Tim Washer. Keynote Speaker + Event Emcee

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Improv Rule #37: There’s Order in Chaos

I first met Seth Godin when Ann Handley and I presented him with the prestigious “Marketing Lifetime Achievement Award,” which was widely considered the most important moment in marketing history following the invention of the Four Ps. I can’t find a photo of it, but here’s the previous year’s winner, David Meerman Scott, immediately before he received the coveted trophy, a 1987 Hoover vacuum cleaner.

For the last two months, I’ve been simply giddy about speaking at Digital Summit Denver right before Seth takes the stage. I’ve been in awe of him ever since I read his stance on nonsense:

we embrace ridiculous as the sign that maybe, just maybe, we’re being generous, daring, creative and silly. You know, remarkable.


Ridiculous isn’t safe. If you do something ridiculous and you fail, people get to say, “you idiot, of course you failed, what you were doing was ridiculous.” Which is precisely why it’s so rare. Not because we are unable to imagine being ridiculous, but because we’re afraid to be.

Seth Godin

I reached out to my dear friend Carlos Hidalgo in Colorado Springs to see if by chance he would be in Denver today for client meetings or maybe to pick up his wife at the airport returning from Uganda. “Yes” to both, so we scheduled dinner tonight.

I also scheduled a South Platte River video shoot during lunch today with my ASP buddy Kara Carpenter, who builds Cottonwood Creek footbridges in the Sangre de Cristo Mountains. And yes, she planned to wear this outfit once we confirmed the Cheesecake Factory’s policy on wielding hatchets.

Around 9 PM last night, what was on track to be the best Tuesday of the fiscal quarter went off the rails. Childcare arrangements fell through — the joys of divorced life — and I was tempted to fall back into that “could really one more trainwreck occur in my life?” hole of depression.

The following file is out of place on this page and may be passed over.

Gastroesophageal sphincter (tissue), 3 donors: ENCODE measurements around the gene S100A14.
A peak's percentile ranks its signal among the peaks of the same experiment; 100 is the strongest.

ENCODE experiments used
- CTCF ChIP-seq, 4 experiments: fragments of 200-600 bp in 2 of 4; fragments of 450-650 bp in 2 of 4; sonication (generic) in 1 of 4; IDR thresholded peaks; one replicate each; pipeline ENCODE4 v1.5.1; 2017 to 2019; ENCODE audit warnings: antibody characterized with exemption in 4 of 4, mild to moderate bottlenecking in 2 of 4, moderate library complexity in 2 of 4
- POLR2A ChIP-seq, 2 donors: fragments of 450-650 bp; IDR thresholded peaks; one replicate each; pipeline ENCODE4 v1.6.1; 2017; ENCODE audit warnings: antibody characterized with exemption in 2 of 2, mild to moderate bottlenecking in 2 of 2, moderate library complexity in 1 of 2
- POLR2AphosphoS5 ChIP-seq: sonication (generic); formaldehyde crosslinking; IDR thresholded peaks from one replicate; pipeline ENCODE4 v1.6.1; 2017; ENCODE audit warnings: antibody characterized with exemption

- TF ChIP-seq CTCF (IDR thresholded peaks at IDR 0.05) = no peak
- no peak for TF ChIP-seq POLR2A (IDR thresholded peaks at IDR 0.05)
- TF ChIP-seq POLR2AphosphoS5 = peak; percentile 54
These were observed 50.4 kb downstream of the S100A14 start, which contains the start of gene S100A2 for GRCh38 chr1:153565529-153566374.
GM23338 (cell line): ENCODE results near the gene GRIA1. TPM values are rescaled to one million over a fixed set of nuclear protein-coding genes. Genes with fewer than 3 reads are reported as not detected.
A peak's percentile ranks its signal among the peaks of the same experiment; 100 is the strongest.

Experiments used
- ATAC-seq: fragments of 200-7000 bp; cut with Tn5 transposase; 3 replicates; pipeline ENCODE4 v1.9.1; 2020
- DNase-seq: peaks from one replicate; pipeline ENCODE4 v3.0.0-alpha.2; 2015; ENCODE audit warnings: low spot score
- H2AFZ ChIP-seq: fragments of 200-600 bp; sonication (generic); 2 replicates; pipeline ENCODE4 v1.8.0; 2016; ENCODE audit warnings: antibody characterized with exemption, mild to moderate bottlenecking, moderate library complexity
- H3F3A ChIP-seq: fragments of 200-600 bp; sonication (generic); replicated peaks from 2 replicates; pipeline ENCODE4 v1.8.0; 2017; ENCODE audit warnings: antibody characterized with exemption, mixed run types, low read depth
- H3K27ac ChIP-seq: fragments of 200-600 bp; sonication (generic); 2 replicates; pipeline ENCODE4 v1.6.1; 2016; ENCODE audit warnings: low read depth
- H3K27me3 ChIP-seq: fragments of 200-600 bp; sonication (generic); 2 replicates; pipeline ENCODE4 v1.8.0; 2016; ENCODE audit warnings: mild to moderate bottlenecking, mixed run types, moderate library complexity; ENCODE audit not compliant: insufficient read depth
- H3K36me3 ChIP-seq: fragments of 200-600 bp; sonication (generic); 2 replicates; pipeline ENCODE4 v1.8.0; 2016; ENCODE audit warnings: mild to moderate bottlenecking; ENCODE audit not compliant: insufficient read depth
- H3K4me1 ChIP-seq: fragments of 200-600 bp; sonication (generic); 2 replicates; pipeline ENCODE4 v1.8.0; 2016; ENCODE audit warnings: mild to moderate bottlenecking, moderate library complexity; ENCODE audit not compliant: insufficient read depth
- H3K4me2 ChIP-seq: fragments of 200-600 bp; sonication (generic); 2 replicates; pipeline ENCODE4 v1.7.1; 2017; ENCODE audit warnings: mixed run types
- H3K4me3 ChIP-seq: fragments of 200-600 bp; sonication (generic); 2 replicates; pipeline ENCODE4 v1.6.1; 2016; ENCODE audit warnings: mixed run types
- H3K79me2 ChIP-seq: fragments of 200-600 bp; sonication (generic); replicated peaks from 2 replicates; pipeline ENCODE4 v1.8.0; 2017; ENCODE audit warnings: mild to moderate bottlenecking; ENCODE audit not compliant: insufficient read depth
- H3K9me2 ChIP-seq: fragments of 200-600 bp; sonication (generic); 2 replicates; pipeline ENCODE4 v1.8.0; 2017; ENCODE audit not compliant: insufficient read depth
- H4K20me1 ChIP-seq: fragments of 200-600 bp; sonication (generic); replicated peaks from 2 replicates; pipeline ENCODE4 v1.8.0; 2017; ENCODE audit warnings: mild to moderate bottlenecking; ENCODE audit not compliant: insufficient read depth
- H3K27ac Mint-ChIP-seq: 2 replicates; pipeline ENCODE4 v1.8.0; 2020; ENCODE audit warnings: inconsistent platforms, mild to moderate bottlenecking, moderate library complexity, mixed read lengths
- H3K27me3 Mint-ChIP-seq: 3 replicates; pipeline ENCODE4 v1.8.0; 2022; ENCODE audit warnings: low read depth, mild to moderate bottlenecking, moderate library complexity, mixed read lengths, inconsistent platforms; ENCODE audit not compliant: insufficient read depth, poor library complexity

I sent out a flurry of texts to see if I could line up a sitter for my kids while trying to maintain the illusion that I was calm about it.

Last year my 11-year-old asked me what would happen if I was going to travel and the sitter canceled. I felt the anxiety underneath his question. I assured him I would just cancel my trip, stay home with him, and we’d shoot a funny video with a stuffed sloth, go out to eat, and play some Xbox. And suddenly I was facing the possibility that I might actually have to cancel a speaking gig.

I’ve been an emotional mess the last week, so it was a horrible time to be facing this immense discouragement of losing the opportunity to share the stage with Seth Godin. But somehow, through no strength of my own, I made a simple decision. I’d go out for a walk, pray about all of this, and if I didn’t have a sitter confirmed with absolute certainty by 9:45 PM, I’d cancel the trip to the Rockies.

There’s Order in Chaos

The principle in long-form improv, “There’s order in chaos,” allows for the ensemble to have a sense of peace that surpasses understanding. Even when the troupe is in the ninth scene of The Harold and can’t possibly see how this mess of characters and storylines will connect to create something beautiful, they know to simply get out of their head, relax, and trust that it will. Because it always does.

The principle likely dates back to circa 55 A.D. While the Apostle Paul performed at a few open-mics in Antioch, the bible doesn’t say anything about him studying improv. But “Order in Chaos” feels awfully similar to Romans 8:28.

The Apostle Paul stifles hecklers

On my walk, I was comforted with this wonderful sense of peace about staying home with my kids. So, when I returned, checked my replies and learned I didn’t have the childcare coverage that I needed, it was easy to take the next steps.

But peace can be quickly disrupted, and it typically happens when talking to an airline representative. When the Delta Airlines rep asked the reason for the flight cancellation, my voice cracked under the weight of my powerlessness in the situation, and I had to stop talking. Vanessa waited through the silence, then gently stepped in. “I know it’s hard to talk about something so personal to a complete stranger.” Her grace and empathy was the rope I needed to start climbing out again. She helped me cancel my reservation without any scars.

I texted Carlos and asked if we could make a minor tweak to dinner plans. Instead of breaking bread together, would he step in to cover my speaking spot? No problem.

I’ll reschedule lunch and a hike with Molly Hatchet, and hopefully, get to visit with my marketing hero Seth another time. Indeed, all things have worked together for good, except I got crushed playing Madden.